The unfortunate woman was condemned to unbearable slavery and M. de M. exercised his slaveholding rights, supported by the civil code and the right of property. These were based on social conditions which deem love to be unrelated to the spontaneous feelings of the lovers, but which permit the jealous husband to fetter his wife in chains, like a miser with his hoard of gold, for she is but a part of his inventory. M. de M., weapon in hand, strode around the house at night, and made his rounds with dogs. He imagined finding tracks in the sand.  He lost himself in strange assumptions about the placement of a ladder, which a gardener had moved.  The gardener himself, an almost 60 year-old drunkard, was placed as a guard at the door.  The spirit of exclusion knows no limits to its excesses, it extends to absurdity.  The brother, an innocent accomplice in all this, finally understood that he was collaborating in the young woman’s misfortune.

Day after day she was watched and insulted.  It robbed her of all that might have helped distract her through her rich and happy imagination. She became gloomy and melancholy, where before she had been free and cheerful.  She cried and hid her tears, but their traces were there to read. The Creole became remorseful. He decided to declare himself openly to his sister-in-law and to rectify his error, which surely stemmed from his secret feelings of love. One morning he crept into a little grove where the prisoner occasionally came to get some air and look after her flowers. Even in this circumscribed freedom, one has to believe, she knew she would be under the watchful eye of her jealous husband.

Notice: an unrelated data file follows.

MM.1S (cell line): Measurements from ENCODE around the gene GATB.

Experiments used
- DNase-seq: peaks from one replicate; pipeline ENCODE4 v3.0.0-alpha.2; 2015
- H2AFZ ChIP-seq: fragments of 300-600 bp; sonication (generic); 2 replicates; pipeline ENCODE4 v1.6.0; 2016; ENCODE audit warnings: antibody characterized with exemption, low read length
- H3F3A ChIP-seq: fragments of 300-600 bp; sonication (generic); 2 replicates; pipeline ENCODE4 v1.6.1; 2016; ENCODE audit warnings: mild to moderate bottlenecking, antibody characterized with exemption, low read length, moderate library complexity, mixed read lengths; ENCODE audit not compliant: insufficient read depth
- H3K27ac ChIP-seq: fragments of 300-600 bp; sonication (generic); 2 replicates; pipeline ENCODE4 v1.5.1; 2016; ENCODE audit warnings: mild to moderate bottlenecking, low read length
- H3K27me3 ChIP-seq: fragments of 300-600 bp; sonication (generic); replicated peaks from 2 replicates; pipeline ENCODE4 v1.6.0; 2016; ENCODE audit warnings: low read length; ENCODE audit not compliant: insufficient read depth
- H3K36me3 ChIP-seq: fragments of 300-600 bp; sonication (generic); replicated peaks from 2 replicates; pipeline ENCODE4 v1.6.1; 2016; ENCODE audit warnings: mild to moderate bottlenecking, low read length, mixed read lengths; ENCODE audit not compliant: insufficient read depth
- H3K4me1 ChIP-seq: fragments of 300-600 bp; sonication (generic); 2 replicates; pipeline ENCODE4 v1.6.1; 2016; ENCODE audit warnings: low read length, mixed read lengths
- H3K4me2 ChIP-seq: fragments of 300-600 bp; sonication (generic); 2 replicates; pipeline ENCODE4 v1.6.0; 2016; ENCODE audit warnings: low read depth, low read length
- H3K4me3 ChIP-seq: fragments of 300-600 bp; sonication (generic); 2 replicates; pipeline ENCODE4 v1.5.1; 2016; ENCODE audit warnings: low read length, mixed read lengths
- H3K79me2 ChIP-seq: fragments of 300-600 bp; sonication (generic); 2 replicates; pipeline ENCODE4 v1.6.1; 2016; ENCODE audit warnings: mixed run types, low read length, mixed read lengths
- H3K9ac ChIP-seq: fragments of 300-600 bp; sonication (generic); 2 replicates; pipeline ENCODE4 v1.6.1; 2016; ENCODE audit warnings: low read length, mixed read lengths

For at the sight of her brother-in-law, who at first appeared before her unexpectedly, she became greatly agitated and wrung her hands. “For God’s sake, leave!” she cried in a panic. “Leave.” And indeed, he had hardly hidden himself in a greenhouse, when M. de M. suddenly appeared. The Creole heard screams. He wanted to eavesdrop, but the pounding of his heart prevented his recourse to even the smallest word of explanation of this escapade, which, if discovered by the husband could result in a lamentable outcome.

This event spurred on the brother-in-law; from this day on he saw the necessity of becoming the victim’s protector.  He forced himself to give up hidden thoughts of love. Love can sacrifice anything except its right to protect, for this last sacrifice would be cowardice. He continued to visit his brother, prepared to talk openly with him, to tell him all, to expose himself. M. de M. had no suspicion of this aspect, but his brother’s persistence let it arise. Without clearly reading the cause of his bother’s interest, M. de M. mistrusted him, sensing in advance where it might lead.